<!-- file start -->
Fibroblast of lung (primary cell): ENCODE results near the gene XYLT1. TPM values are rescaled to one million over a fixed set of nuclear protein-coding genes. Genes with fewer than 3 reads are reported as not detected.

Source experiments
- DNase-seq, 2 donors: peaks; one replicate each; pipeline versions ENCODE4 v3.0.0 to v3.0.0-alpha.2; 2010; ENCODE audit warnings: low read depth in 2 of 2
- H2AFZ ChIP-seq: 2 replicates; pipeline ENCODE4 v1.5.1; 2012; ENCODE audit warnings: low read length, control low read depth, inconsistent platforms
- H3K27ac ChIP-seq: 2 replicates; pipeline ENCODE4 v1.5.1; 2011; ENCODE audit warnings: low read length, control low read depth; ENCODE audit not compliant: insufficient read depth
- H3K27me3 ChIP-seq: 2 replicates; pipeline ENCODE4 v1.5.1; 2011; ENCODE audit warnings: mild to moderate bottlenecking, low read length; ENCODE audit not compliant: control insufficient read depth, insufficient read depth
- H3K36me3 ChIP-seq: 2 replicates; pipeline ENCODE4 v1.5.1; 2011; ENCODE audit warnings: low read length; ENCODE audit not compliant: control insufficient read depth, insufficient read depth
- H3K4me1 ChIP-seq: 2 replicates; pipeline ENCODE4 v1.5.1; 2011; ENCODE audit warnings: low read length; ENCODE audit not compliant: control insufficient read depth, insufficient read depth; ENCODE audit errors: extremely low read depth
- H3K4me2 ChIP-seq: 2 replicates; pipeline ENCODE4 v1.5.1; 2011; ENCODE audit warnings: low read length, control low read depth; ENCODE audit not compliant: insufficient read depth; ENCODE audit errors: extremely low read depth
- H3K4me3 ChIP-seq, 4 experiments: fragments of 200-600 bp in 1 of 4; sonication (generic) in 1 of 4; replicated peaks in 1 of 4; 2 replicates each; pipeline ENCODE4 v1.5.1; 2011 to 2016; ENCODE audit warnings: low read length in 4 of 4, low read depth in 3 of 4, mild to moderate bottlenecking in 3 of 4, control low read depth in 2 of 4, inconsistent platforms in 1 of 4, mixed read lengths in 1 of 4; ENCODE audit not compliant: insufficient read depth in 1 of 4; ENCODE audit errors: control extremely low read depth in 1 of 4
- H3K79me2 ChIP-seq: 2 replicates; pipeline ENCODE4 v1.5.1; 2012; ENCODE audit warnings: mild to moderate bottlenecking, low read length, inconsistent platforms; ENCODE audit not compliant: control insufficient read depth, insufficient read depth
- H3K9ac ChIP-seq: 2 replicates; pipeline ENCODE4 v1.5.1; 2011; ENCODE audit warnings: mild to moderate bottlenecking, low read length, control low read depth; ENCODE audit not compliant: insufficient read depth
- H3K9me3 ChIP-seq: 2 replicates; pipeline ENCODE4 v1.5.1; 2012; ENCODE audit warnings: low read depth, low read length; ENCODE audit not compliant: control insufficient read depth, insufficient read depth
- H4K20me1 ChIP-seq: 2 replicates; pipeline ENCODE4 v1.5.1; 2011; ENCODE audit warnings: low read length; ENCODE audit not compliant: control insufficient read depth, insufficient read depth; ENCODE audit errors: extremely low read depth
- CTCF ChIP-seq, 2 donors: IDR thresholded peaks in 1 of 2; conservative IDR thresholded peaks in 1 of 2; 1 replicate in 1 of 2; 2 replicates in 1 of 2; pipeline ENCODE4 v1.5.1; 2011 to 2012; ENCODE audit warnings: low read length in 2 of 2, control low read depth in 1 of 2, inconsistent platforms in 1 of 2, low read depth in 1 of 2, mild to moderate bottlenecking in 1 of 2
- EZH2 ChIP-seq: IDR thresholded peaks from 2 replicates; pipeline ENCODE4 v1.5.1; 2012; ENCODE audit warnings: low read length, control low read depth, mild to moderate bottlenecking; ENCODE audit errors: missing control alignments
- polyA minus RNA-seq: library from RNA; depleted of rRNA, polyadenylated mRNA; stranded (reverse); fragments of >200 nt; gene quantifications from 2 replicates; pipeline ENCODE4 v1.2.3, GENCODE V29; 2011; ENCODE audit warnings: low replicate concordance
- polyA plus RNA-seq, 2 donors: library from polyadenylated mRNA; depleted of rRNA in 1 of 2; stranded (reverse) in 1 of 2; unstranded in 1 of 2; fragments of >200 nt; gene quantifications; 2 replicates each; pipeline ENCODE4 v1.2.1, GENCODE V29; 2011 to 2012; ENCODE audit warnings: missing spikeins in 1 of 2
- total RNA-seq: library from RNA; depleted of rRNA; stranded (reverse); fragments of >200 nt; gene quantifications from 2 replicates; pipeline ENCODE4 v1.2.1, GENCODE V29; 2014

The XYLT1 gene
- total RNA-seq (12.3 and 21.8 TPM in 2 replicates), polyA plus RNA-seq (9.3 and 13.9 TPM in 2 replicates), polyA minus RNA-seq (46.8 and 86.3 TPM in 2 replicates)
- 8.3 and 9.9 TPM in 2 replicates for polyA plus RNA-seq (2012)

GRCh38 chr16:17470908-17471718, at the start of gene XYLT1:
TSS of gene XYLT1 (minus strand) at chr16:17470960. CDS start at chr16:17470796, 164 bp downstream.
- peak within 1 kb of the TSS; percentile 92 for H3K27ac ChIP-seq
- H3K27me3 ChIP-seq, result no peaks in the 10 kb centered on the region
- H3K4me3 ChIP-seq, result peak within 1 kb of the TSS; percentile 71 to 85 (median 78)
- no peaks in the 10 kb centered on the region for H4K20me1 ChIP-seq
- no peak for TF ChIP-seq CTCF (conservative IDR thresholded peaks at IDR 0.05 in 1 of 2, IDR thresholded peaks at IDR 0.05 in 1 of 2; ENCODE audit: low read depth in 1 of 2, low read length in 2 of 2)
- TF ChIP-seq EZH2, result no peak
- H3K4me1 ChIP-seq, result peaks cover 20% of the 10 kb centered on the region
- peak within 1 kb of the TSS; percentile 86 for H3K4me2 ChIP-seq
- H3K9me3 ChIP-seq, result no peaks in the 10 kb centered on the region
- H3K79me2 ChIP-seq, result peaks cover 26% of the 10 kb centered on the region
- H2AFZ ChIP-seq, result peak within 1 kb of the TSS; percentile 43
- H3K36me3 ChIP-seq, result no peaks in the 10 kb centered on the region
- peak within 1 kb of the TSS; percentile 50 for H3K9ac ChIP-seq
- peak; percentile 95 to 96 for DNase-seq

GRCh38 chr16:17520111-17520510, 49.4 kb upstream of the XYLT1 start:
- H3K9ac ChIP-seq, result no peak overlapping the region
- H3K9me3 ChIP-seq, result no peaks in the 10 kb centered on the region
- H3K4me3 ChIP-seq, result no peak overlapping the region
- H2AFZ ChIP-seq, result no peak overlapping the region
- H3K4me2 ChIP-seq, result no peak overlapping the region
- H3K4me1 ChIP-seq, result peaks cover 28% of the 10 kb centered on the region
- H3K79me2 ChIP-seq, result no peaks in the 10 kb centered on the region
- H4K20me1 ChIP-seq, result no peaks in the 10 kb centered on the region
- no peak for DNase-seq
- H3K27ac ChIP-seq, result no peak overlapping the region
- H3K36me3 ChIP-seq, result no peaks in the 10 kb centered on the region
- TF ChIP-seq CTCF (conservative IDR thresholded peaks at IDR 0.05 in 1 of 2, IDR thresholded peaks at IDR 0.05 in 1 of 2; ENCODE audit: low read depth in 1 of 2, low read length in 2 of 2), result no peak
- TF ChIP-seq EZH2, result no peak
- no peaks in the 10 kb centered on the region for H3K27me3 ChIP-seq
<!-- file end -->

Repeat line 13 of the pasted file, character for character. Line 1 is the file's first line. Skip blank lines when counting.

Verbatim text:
- H3K9me3 ChIP-seq: 2 replicates; pipeline ENCODE4 v1.5.1; 2012; ENCODE audit warnings: low read depth, low read length; ENCODE audit not compliant: control insufficient read depth, insufficient read depth